Clinton backer and humanist Jorge Rodriguez admits to abusing alcohol since the election. “It’s hard to replace my loathing for Donald Trump. For 18 months, each new idiotic thing he said sent shivers of disgust down my spine. It was wonderful. Now I just feel numb.”
Insiders speculate that Trump ate the brain of former New York City Mayor Rudy Giuliani in 2012. Decorum prevents us from showing actual video footage or still images.
A video released by the Donald Trump campaign showing the Republican nominee eating zombie brains in 2012 is successfully distracting voters from a 2005 video in which he bragged about groping women.
“We’re just trying to get the worst out there quickly so that voters have a chance to digest and forget some regrettable decisions made by the candidate,” said Trump campaign manager Kellyanne Conway.
“I’ve seen a lot worse in snuff films,” said Trump supporter Rex Matson. “This is a smart PR move. While the video could bother some voters, the idea of crooked Hillary in the American White House is too hideous to even contemplate.”
Trump running mate Mike Pence said he feels more strongly than ever that Donald Trump is right for America. “He’s a man of strong passions, which is what America needs. He’s capable of anything.”
“I’m just so full of ideas, man. If I don’t create, I die,” said the aspen.
Citing a desire not to be tied down, the last tree on earth announced Wednesday that it is “not really into the whole ‘tree’ thing.”
The lone survivor of rampant deforestation, the 25-year-old quaking aspen in rural Alberta is, experts confirm, the last living tree of any species still in existence. When approached for comment, however, the tree groaned mightily and launched into a diatribe against the pressures of “societal norms” and “the man,” a target that came up seventeen times over the course of the interview.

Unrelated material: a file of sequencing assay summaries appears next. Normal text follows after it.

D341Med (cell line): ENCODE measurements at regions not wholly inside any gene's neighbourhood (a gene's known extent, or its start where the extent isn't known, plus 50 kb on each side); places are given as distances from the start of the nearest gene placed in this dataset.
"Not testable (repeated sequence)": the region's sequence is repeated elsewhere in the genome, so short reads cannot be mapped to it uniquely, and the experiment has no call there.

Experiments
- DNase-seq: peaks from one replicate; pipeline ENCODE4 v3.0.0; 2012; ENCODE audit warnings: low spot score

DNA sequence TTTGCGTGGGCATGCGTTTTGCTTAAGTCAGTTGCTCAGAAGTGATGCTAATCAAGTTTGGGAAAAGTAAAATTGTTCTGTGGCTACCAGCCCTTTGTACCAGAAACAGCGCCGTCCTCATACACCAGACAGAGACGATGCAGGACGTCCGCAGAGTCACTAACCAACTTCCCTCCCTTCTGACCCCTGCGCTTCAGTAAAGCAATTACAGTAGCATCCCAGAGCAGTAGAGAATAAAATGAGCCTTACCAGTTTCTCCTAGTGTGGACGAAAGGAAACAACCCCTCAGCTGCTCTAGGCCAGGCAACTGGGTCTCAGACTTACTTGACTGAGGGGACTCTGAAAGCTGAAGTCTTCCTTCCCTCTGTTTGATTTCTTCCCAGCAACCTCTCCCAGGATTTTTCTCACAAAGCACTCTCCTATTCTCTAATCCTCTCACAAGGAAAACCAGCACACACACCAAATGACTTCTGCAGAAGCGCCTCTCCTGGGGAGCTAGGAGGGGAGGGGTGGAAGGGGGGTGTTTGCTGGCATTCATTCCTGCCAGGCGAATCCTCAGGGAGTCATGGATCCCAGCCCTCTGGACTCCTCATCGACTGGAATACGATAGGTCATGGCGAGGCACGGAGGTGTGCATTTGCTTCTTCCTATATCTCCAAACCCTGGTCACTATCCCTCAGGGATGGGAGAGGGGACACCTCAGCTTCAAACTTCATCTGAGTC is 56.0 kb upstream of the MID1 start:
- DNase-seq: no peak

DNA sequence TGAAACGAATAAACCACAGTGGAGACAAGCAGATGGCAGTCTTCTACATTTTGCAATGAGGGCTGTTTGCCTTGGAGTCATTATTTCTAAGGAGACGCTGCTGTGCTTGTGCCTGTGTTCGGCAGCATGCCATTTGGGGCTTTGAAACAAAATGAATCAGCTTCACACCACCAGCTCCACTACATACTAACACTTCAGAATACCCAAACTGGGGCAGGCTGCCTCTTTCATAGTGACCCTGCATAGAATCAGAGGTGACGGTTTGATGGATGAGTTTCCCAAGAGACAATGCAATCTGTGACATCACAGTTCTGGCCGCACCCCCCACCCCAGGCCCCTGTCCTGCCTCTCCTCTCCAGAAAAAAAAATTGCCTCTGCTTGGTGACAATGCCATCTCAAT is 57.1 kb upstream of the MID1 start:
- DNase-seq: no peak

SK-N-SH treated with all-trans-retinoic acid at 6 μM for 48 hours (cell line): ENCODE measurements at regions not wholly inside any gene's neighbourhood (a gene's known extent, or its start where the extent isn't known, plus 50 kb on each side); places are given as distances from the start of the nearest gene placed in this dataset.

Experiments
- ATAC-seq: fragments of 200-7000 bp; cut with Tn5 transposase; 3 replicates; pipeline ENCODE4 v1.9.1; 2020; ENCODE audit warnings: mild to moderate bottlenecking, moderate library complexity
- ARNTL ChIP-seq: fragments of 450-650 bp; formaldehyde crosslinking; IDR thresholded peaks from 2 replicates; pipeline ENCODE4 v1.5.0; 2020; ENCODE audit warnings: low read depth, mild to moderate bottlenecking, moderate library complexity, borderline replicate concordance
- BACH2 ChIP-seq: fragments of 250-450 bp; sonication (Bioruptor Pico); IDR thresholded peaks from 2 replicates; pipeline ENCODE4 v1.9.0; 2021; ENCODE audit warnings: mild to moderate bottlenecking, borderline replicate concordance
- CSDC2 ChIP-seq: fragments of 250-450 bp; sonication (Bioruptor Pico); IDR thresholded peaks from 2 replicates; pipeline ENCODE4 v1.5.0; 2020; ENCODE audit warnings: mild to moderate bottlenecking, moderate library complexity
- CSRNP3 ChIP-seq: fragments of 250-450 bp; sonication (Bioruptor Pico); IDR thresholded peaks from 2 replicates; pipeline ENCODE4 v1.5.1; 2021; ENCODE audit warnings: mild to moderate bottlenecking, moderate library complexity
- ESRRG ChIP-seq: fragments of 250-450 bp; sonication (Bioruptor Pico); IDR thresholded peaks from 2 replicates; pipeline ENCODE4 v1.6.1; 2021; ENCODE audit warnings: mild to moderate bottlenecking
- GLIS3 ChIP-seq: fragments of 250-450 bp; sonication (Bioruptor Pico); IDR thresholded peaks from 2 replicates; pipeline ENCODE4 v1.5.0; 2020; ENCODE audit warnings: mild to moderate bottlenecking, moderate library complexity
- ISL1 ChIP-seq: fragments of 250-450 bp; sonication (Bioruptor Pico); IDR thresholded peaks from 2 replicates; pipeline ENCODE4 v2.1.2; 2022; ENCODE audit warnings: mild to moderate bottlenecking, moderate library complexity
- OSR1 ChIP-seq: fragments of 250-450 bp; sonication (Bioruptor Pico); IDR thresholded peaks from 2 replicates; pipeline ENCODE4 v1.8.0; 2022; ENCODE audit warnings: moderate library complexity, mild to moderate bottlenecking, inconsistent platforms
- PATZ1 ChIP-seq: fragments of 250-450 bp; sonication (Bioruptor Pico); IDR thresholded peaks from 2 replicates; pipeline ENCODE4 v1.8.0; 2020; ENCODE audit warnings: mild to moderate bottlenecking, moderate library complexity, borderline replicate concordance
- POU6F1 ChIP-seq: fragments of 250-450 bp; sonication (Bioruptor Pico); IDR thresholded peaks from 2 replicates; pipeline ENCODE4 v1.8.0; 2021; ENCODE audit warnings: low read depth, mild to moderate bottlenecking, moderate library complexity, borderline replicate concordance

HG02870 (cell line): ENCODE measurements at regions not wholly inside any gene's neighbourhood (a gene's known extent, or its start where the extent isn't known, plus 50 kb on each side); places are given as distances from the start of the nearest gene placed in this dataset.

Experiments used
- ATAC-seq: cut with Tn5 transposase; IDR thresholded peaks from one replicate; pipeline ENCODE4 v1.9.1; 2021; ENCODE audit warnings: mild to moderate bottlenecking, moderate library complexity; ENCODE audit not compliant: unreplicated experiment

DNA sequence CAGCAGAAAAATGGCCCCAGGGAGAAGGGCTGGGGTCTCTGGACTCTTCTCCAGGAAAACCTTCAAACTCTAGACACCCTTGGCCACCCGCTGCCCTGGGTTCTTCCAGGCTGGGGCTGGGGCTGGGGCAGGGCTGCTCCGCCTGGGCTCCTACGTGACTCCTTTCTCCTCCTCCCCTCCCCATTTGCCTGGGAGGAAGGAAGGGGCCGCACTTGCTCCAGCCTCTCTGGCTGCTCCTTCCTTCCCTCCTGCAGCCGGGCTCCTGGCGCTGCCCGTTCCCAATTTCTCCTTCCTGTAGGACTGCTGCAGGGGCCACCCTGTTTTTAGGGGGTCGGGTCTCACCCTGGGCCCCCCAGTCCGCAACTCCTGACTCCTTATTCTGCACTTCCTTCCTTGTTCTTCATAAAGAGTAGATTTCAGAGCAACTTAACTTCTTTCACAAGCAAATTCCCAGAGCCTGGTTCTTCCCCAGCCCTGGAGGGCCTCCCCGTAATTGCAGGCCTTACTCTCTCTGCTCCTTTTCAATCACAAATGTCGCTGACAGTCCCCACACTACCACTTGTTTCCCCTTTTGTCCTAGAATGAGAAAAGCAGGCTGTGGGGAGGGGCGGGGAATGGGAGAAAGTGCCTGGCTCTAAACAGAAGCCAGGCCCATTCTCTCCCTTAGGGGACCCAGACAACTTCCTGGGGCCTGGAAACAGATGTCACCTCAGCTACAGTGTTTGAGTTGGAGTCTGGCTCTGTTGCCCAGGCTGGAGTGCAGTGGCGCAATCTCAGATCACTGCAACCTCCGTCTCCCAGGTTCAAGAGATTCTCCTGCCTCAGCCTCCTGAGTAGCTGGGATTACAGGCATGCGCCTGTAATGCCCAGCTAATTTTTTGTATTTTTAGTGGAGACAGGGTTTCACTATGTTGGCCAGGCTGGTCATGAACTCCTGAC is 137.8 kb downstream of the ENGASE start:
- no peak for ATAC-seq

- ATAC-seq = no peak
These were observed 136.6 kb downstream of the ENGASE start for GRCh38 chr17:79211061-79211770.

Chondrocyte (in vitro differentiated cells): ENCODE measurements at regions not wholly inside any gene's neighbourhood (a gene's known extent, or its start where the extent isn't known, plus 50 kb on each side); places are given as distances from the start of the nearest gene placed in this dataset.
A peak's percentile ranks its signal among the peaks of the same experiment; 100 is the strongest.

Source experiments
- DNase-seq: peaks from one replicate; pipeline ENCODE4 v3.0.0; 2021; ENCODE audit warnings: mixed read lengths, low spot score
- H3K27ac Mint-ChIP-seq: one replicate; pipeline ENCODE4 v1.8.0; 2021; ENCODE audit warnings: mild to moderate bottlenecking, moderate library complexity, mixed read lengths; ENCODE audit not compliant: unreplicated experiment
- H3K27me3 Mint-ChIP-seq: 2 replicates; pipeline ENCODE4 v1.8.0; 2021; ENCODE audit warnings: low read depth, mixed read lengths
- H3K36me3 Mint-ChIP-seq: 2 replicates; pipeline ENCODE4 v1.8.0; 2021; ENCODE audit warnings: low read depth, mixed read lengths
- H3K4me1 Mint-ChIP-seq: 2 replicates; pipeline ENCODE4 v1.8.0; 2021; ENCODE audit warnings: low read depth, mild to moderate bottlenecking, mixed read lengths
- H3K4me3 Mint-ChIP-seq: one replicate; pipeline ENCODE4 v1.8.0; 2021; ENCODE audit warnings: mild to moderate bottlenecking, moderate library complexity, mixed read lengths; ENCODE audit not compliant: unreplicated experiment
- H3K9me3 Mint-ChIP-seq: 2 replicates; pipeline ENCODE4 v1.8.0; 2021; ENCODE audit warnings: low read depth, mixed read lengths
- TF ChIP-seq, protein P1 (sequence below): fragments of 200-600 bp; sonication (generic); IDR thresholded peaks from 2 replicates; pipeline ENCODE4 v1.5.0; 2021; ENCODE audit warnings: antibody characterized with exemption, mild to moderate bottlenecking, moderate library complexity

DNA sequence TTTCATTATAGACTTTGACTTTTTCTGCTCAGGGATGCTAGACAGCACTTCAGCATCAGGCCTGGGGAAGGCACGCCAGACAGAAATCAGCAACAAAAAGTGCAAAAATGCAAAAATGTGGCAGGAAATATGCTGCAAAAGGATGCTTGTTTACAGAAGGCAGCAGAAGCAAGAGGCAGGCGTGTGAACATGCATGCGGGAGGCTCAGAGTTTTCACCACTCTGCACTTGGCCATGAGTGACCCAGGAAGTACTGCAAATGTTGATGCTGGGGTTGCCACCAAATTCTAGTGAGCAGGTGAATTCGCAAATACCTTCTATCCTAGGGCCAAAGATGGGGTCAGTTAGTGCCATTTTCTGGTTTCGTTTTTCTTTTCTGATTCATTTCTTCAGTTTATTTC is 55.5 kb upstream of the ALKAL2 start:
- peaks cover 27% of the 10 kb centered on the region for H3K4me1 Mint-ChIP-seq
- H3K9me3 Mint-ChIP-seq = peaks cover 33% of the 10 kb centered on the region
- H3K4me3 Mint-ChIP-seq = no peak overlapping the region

A squirrel close to the tree reported that the aspen has always been self-absorbed.
“What is a tree, even?” the aspen submitted. “A shill for Big Paper? A home for happy little chirpy birds? Is that what you people want? It makes me sick.”
The tree refused to discuss both the rich history of its kind and the sad turn of fate that resulted in its being the last of its line. Instead, it played a mixtape of its spoken word poetry, with pauses between each track for commentary. Its poetry is, according to the tree, “heavily influenced by Finnish folk tales of the 14th century but with a natural progression toward gangster rap of the early ’90s.”
Opportunity awaits refugees in the resource-rich Great Pacific Garbage Patch.
Human rights groups across the globe are praising the Great Pacific Garbage Patch (GPGP) for committing to open its doors to up to 1.2 million refugees by 2018.